2004. An Amended Complaint was filed on September 13, 2004. As
amended, the Complaint states seven causes of action in
connection with the events outlined above: (1) libel; (2)
slander; (3) intentional infliction of emotional distress; (4) breach of contract; (5) wrongful
discharge; (6) violation of the FLSA; and (7) mismanagement of a
publicly owned and traded company.
Defendants now move to dismiss the Amended Complaint in its
entirety, citing the Court's lack of personal jurisdiction over
defendants Vonken and N-NV and plaintiff's failure to state a
claim as to all causes of action.
In his response to this motion, Decraene concedes that his
first, second, third, and fifth causes of action should be
dismissed as against all defendants and that his fourth, sixth
and seventh causes of action should be dismissed as against
defendants Nagley and Bakhtiari. Accordingly, the plaintiff's
first (libel), second (slander), third (intentional infliction of
emotional distress), and fifth (wrongful discharge) causes of
action will be dismissed in their entirety, and his fourth
(breach of contract), sixth (FLSA violations), and seventh
(mismanagement of a publicly owned and traded company) causes of
action will be dismissed as to Nagley and Bakhtiari.
Decraene further requests that his seventh cause of action be
dismissed (presumably as to the remaining defendants) without
prejudice. Defendants have neither answered nor moved for summary
judgment, and, therefore, Decraene's right under Fed.R. Civ.
Pro. 41(a)(1) to dismiss the action without order of the court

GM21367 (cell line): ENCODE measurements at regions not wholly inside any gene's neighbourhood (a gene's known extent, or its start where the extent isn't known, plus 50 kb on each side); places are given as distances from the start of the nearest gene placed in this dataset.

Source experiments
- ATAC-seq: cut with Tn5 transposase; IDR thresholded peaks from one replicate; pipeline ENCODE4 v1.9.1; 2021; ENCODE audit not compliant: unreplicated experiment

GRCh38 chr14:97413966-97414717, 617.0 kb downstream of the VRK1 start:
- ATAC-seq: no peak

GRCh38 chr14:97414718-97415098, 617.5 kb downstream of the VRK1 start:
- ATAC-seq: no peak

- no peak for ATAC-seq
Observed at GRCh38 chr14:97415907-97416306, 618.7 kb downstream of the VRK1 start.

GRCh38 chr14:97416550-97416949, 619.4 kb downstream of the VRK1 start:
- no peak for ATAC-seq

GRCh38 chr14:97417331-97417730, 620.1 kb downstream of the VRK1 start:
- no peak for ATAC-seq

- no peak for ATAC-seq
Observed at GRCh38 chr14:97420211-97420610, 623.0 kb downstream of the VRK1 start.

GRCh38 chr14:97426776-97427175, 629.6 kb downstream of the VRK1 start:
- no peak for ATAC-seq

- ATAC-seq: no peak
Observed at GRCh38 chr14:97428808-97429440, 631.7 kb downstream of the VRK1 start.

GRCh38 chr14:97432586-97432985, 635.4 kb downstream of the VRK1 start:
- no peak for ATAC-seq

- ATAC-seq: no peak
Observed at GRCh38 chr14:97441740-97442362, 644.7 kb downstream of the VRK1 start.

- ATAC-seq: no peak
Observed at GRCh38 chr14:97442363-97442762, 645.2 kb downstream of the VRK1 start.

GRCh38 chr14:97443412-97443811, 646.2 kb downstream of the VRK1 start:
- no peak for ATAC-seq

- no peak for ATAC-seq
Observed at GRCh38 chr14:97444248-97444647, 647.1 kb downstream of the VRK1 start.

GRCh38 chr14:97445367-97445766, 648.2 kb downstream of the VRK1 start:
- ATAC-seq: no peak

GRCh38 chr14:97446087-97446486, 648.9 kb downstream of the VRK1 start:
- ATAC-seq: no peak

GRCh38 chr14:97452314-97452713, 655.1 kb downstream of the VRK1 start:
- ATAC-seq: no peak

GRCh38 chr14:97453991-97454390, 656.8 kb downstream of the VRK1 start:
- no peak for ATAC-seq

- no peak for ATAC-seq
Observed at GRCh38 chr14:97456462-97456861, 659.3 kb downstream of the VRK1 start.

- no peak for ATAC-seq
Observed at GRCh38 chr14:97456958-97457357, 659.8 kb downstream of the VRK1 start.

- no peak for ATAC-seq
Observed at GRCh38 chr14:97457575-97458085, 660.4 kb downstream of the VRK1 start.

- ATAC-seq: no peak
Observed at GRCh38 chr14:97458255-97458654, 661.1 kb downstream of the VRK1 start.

and without prejudice by filing a notice of dismissal endures.
Kilpatrick v. Texas & P. Ry. Co., 166 F.2d 788, 792 (2d Cir.
1948). Although Decraene has not filed a formal notice of
dismissal, the Court accepts his response to this motion as the
equivalent and, accordingly, will dismiss his seventh cause of
action as to the defendants other than Nagley and Bakhtiari
without prejudice. Consequently, all that remains to be adjudicated on this motion is whether the Court has jurisdiction
over defendants Vonken and N-NV and whether Decraene's fourth and
sixth causes of action should be dismissed for failure to state a
Defendants move under Fed.R. Civ. Pro. 12(b)(2) to dismiss
Decraene's claims against defendants Vonken, a Belgian citizen,
and N-NV, a Belgian corporation, for lack of personal
jurisdiction. On a motion to dismiss pursuant to Fed.R.Civ.P.
12(b)(2), the plaintiff bears the burden of establishing
jurisdiction. In re Magnetic Audiotape Antitrust Litigation,
334 F.3d 204, 206 (2d Cir. 2003). Where, as here, no
jurisdictional discovery has been conducted, allegations of
jurisdictional fact must be construed in the light most favorable
to the plaintiff, CutCo Indus., Inc. v. Naughton, 806 F.2d 361,
365 (2d Cir. 1986), and the motion must be denied if those
allegations suffice as a matter of law. In re Magnetic
Audiotape, 334 F.3d at 206; PDK Labs, Inc. v. Friedlander,
103 F.3d 1105, 1108 (2d Cir. 1997) ("A plaintiff facing a
Fed.R.Civ.P. 12(b)(2) motion to dismiss made before any discovery need
only allege facts constituting a prima facie showing of personal
jurisdiction[,]" and courts must "construe the pleadings and
affidavits in plaintiff's favor at this early stage."); see
also Metro. Life Ins. Co. v. Robertson-Ceco Corp.,
84 F.3d 560, 566 (2d Cir. 1996).
A federal court sitting in diversity may exercise jurisdiction
over a foreign defendant if, first, the defendant is amenable to
process under the law of the forum state, Omni Capital Int'l
Ltd. v. Rudolf Wolff & Co., 484 U.S. 97, 105 (1987); Metro.
Life Ins. Co., 84 F.3d at 567, and second, the exercise of
personal jurisdiction comports with due process under
International Shoe Co. v. Washington, 326 U.S. 310 (1945), and
its progeny. See Arrowsmith v. United Press Int'l, 320 F.2d 219, 223 (2d Cir. 1963) (en banc) ("[T]he amenability
of a foreign corporation to suit in a federal court in a
diversity action is determined in accordance with the law of the
state where the court sits, with `federal law' entering the
picture only for the ...